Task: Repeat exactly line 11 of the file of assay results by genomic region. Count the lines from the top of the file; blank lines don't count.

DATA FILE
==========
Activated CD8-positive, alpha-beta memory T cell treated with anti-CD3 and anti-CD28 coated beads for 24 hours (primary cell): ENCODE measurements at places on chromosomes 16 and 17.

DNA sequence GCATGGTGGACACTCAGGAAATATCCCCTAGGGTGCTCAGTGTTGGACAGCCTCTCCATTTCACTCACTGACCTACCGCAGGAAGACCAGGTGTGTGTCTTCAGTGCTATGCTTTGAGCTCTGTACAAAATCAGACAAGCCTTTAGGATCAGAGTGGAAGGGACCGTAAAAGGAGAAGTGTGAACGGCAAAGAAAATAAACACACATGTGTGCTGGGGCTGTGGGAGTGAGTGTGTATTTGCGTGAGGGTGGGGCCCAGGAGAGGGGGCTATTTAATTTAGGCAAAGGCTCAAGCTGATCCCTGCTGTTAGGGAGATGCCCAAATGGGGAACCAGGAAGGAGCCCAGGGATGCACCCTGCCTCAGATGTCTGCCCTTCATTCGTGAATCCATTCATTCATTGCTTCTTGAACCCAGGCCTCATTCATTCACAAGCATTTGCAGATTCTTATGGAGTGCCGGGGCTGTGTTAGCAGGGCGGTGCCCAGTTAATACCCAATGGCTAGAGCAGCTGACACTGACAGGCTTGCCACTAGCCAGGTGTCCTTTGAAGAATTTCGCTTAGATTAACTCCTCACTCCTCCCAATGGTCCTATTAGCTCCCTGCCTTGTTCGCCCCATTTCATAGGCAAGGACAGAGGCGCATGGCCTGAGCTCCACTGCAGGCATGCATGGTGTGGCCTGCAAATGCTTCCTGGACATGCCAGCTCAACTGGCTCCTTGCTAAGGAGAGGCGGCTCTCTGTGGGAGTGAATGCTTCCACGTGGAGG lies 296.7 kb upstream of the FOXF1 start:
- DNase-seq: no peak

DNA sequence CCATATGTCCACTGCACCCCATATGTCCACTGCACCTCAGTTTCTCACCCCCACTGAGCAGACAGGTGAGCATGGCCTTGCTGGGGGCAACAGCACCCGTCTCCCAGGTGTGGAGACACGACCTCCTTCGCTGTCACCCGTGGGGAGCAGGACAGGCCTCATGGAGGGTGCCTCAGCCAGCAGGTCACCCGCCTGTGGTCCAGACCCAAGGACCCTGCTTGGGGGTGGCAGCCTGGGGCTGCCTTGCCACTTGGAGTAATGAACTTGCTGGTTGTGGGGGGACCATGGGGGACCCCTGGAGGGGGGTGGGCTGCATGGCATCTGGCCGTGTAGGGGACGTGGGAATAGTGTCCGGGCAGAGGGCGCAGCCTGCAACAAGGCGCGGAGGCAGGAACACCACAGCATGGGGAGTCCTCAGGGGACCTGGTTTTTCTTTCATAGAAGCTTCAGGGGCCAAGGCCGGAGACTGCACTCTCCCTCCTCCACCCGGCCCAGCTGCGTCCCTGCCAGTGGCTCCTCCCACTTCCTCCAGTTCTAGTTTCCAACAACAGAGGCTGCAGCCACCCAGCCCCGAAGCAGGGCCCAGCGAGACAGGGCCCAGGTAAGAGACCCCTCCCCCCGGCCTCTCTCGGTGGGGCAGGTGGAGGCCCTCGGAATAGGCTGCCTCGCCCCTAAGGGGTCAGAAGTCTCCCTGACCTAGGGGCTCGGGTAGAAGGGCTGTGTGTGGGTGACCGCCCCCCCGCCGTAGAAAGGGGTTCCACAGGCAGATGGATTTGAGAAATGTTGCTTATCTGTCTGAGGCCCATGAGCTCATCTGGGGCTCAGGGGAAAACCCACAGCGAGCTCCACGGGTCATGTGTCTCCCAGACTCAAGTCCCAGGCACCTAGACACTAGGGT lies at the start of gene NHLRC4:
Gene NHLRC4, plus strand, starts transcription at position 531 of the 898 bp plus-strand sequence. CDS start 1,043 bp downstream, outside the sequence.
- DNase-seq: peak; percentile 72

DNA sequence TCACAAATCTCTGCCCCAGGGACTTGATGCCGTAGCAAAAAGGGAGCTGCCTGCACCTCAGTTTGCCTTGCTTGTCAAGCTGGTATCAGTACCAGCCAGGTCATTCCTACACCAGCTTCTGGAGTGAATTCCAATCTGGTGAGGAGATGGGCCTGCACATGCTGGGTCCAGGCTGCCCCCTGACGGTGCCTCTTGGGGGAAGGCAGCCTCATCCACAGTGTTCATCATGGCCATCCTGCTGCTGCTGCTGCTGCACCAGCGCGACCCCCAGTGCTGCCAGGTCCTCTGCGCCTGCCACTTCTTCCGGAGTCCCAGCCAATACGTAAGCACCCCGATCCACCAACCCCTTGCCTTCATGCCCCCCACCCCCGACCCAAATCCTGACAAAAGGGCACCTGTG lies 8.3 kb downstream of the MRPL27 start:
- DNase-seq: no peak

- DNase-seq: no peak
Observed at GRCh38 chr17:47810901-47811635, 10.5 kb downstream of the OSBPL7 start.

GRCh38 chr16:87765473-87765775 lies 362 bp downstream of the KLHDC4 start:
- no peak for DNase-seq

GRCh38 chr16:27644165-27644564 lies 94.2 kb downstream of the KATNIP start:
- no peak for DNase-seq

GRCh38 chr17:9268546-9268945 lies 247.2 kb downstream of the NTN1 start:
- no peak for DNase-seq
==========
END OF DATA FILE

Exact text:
GRCh38 chr16:87765473-87765775 lies 362 bp downstream of the KLHDC4 start: